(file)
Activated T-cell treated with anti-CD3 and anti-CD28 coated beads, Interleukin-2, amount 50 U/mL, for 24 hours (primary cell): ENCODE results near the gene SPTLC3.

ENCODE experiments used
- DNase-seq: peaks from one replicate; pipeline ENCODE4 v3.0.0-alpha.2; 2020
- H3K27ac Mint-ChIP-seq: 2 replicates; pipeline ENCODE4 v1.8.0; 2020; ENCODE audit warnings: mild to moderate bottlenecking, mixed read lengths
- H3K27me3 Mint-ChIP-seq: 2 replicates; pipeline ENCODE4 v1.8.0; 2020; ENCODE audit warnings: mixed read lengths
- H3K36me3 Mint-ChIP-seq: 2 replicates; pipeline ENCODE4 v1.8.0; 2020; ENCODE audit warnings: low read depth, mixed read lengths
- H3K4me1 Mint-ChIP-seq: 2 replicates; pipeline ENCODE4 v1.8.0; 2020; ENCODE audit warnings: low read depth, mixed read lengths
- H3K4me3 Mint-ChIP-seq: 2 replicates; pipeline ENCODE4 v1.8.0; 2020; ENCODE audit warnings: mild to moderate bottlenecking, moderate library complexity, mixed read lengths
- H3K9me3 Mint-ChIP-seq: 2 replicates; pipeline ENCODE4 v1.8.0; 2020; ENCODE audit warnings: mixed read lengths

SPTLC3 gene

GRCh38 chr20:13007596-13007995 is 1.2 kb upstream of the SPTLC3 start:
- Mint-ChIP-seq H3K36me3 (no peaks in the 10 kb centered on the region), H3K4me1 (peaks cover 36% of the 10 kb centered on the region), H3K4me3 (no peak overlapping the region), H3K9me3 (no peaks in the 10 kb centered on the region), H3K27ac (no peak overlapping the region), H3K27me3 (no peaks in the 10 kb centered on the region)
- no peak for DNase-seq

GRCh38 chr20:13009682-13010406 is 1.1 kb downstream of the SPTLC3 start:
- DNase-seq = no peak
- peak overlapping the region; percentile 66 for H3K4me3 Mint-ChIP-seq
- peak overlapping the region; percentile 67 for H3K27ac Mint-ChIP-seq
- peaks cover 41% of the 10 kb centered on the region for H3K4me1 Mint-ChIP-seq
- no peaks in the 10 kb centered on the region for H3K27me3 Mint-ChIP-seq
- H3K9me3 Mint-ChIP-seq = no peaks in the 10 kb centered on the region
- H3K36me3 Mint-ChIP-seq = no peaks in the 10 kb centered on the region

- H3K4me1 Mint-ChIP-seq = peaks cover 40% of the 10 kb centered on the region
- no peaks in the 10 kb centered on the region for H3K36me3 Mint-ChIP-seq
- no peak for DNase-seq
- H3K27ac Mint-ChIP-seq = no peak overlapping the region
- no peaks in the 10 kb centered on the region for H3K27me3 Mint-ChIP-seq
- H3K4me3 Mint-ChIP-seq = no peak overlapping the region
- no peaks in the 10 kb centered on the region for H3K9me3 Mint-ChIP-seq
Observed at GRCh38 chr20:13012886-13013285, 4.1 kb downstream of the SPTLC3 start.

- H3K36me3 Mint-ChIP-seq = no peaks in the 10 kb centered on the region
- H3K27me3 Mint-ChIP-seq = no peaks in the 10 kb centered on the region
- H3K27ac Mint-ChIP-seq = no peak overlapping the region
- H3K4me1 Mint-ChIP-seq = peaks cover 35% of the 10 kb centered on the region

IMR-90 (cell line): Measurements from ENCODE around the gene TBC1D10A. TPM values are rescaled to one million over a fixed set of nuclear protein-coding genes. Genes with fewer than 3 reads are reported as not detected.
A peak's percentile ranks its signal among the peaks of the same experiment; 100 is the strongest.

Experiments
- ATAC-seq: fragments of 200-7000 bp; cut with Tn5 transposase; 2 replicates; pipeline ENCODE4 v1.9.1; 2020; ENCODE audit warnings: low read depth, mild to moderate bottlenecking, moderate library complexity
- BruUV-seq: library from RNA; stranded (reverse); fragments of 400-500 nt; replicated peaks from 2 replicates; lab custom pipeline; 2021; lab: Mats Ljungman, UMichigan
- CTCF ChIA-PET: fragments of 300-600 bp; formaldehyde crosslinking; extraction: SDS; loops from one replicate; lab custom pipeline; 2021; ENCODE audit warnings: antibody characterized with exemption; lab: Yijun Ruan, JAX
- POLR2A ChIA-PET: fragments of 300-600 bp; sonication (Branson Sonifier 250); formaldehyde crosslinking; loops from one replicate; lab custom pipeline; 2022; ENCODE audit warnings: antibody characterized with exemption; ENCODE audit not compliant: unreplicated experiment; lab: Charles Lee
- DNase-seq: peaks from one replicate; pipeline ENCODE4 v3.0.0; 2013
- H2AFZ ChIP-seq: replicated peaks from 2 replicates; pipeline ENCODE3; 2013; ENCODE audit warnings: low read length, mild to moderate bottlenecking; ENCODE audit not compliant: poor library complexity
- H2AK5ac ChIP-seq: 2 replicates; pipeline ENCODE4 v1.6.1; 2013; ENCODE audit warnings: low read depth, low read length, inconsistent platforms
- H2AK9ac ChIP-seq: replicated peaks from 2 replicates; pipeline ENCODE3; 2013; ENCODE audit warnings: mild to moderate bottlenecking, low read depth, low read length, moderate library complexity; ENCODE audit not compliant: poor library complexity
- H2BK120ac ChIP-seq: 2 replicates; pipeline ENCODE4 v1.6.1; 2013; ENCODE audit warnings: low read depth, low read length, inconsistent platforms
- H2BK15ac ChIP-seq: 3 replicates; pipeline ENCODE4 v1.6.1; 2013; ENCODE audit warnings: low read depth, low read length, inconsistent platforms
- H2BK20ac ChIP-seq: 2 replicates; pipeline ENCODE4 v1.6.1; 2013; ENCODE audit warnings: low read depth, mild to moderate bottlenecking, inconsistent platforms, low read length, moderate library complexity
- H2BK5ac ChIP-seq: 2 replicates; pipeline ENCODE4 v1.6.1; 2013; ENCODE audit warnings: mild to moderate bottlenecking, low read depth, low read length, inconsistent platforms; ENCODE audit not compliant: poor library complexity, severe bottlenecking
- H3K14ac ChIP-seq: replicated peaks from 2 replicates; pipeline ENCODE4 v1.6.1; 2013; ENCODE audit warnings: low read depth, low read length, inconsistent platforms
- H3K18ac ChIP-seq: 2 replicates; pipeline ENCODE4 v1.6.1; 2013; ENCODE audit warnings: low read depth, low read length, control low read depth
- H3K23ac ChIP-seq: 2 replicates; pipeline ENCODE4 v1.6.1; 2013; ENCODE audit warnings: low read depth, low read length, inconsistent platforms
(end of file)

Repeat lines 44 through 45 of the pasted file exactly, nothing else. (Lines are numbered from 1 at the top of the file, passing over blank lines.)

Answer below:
- H2AK9ac ChIP-seq: replicated peaks from 2 replicates; pipeline ENCODE3; 2013; ENCODE audit warnings: mild to moderate bottlenecking, low read depth, low read length, moderate library complexity; ENCODE audit not compliant: poor library complexity
- H2BK120ac ChIP-seq: 2 replicates; pipeline ENCODE4 v1.6.1; 2013; ENCODE audit warnings: low read depth, low read length, inconsistent platforms